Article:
FOM: Goedel: truth and misinterpretations
Martin Davis
martin at eipye.com
Wed Oct 25 16:17:51 EDT 2000
At 09:43 PM 10/25/00 +0200, Kanovei wrote:
>It is understandable that any non-0 set of natural numbers has a
>concrete element, say the least number.
>But clearly by "concrete" I meant something defined not as
>"the least polynomial of some kind", be it even of degree 1000^1000,
>but really meaningful mathematical statement, like CH, here
>"meaningful" means that it expresses a mathematical property of
>some well defined mathematical meaning. From your answer it is not clear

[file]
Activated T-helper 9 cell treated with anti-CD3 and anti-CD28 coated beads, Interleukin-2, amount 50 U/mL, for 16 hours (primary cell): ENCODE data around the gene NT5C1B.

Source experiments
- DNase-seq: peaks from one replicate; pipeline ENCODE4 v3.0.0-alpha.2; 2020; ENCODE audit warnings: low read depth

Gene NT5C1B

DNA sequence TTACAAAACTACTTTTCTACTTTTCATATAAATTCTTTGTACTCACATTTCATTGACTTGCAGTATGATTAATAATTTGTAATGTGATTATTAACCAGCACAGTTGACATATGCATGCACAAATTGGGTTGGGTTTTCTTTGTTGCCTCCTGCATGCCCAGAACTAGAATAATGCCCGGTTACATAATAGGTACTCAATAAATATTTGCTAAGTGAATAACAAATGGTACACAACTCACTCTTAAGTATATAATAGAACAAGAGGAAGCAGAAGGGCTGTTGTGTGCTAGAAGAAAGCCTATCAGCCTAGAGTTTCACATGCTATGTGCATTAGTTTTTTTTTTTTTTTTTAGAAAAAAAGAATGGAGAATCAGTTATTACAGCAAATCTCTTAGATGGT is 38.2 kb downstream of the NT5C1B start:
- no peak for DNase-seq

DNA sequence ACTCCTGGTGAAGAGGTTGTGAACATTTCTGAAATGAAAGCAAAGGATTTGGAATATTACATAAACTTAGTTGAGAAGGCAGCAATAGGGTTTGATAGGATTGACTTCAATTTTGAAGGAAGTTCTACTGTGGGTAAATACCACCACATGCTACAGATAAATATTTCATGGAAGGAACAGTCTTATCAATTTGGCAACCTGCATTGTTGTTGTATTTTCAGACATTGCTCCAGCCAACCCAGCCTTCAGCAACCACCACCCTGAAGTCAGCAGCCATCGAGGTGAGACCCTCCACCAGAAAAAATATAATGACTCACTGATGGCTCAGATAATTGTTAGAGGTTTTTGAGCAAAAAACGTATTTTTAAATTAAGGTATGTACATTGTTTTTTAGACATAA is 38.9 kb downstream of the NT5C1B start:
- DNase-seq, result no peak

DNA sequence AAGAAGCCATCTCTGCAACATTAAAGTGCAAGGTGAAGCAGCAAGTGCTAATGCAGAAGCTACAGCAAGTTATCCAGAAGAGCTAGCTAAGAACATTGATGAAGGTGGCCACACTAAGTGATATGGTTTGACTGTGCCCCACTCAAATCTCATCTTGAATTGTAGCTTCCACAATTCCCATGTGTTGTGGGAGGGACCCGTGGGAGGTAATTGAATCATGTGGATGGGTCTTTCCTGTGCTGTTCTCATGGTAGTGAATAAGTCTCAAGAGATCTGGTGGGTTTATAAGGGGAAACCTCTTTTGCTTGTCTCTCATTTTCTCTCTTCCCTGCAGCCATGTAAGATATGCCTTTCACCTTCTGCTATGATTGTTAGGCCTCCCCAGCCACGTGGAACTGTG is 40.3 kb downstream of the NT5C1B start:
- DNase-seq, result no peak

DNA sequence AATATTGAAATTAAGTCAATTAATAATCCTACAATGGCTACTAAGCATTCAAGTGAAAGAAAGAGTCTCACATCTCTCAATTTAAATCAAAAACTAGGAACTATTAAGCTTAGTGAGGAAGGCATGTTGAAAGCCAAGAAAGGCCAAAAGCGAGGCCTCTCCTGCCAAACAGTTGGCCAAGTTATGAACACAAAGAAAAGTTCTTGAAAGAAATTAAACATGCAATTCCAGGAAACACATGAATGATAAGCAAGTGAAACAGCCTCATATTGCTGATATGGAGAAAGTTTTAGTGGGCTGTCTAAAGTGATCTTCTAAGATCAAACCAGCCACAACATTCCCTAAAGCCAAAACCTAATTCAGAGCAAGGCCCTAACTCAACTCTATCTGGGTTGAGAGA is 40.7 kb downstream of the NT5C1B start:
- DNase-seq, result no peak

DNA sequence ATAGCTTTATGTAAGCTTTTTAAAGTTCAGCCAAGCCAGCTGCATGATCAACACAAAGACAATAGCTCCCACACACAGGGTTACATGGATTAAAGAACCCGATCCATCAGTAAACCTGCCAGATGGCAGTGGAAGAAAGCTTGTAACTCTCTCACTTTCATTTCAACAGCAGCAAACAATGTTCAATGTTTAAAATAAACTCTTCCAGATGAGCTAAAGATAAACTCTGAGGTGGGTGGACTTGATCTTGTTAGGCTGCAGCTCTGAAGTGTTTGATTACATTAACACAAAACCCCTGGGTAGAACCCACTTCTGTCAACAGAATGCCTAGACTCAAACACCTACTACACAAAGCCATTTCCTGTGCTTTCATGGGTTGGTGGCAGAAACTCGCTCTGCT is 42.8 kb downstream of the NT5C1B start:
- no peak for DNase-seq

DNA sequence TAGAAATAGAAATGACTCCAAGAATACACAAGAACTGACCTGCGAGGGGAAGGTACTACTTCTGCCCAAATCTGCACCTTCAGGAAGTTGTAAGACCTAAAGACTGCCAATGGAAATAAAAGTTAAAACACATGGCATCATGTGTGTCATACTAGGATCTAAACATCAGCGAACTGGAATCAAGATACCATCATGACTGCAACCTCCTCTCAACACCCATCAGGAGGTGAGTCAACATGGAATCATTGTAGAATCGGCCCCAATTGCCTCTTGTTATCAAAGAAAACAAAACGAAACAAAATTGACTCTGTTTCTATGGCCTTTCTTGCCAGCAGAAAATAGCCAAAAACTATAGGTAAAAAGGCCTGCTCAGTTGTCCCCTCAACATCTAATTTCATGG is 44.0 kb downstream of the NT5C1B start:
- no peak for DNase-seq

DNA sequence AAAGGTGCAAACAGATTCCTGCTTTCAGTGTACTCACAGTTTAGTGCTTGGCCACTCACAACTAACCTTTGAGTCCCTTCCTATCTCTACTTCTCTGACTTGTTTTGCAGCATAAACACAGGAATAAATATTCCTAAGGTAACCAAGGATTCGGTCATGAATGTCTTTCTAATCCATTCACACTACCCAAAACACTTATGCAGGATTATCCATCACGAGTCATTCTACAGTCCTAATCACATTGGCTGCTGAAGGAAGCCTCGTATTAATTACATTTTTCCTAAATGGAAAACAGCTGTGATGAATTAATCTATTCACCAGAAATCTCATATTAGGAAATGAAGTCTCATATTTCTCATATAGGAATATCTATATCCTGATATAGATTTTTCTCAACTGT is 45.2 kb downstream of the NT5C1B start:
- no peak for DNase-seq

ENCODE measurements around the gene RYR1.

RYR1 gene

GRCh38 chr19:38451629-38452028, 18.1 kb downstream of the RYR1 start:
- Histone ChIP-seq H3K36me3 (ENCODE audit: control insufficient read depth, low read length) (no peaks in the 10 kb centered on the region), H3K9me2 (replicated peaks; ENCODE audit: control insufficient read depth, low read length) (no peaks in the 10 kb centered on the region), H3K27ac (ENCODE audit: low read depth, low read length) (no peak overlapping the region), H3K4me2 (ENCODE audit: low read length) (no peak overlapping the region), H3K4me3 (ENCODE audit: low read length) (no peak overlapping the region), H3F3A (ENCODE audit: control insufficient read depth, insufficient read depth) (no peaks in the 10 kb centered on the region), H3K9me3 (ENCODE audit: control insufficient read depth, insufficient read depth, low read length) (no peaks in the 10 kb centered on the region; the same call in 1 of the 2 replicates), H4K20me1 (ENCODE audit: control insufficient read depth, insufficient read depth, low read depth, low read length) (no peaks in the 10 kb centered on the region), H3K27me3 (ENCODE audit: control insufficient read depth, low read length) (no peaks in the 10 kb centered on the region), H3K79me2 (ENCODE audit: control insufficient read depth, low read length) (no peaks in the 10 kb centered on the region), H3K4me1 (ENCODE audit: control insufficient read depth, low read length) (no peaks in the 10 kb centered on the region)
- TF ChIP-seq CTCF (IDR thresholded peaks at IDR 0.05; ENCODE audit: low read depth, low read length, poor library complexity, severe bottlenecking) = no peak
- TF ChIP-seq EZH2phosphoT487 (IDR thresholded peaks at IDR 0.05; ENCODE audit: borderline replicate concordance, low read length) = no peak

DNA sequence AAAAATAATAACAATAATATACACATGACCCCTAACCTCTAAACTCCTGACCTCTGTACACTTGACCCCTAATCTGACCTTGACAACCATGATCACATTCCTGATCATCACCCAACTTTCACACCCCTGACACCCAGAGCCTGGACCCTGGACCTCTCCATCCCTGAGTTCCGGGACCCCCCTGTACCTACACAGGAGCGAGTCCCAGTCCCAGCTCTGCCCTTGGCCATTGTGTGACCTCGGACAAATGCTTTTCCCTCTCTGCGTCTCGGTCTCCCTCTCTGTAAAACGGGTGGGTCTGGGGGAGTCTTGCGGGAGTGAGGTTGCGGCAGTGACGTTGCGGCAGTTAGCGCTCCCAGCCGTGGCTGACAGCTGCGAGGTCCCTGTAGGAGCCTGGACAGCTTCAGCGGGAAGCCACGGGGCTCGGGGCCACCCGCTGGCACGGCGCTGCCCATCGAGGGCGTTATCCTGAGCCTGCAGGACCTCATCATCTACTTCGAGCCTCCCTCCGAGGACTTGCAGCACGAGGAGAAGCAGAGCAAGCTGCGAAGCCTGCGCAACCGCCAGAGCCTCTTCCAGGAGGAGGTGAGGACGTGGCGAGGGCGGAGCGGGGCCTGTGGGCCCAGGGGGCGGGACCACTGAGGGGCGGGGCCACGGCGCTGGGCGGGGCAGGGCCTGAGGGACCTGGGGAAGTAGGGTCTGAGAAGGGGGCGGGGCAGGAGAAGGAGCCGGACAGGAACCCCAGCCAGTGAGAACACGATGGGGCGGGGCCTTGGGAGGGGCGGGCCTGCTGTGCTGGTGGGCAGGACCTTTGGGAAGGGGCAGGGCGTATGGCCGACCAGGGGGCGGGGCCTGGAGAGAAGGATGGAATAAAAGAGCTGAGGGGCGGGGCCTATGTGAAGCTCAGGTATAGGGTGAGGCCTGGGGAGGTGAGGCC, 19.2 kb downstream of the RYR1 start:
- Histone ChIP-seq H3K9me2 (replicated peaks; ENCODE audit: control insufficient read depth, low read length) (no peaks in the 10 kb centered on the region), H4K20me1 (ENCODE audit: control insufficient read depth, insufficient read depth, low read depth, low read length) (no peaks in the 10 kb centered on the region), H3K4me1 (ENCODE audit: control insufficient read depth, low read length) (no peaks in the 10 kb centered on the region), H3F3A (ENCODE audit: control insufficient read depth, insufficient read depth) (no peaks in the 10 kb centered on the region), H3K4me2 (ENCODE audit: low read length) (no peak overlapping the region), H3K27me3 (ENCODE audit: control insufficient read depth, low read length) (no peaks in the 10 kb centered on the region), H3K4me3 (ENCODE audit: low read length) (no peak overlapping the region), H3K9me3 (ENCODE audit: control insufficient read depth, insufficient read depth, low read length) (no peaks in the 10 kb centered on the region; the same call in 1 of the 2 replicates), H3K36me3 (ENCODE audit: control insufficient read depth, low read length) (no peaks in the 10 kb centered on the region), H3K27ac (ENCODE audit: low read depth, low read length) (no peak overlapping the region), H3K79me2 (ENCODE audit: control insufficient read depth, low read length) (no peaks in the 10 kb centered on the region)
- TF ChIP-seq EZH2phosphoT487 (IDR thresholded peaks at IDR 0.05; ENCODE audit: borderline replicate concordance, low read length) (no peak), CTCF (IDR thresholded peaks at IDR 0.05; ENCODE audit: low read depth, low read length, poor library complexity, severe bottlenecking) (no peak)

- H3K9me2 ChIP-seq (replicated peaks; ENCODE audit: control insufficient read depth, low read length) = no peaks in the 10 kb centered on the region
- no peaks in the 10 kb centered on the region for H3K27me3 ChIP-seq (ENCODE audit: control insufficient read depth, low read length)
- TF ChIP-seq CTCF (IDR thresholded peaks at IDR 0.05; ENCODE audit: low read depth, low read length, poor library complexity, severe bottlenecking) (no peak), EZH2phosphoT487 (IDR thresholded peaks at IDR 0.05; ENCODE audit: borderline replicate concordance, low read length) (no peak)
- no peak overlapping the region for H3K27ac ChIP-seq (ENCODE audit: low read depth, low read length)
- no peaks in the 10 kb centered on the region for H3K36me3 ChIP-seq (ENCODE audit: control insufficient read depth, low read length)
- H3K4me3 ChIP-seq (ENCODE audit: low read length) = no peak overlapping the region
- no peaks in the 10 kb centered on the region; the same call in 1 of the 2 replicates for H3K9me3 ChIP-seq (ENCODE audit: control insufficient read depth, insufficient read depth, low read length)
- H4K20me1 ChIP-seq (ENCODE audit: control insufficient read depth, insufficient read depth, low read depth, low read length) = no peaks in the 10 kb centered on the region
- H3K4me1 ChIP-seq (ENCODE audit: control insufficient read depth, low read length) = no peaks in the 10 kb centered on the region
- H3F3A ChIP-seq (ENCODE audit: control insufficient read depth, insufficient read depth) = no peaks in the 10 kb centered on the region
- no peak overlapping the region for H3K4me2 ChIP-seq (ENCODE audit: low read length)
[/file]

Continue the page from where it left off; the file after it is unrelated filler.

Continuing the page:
>is your P of that kind.
I refer you to Yuri Matiyasevich's book HILBERT'S TENTH PROBLEM, MIT Press
1993,
page 70. (In the original Russian edition, page 64). There you will find an
entirely explicit system of equations that is "universal". This implies
that given any suitable theory, by choosing appropriate values for
parameters, a system will be obtained that has no solutions but such that
this fact is unprovable in the given system.
To be clear: for a theory like ZFC the values of the parameters will be
very large. But the algorithm for computing them is perfectly explicit.
Martin
Martin Davis
Visiting Scholar UC Berkeley
Professor Emeritus, NYU
martin at eipye.com
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http://www.eipye.com
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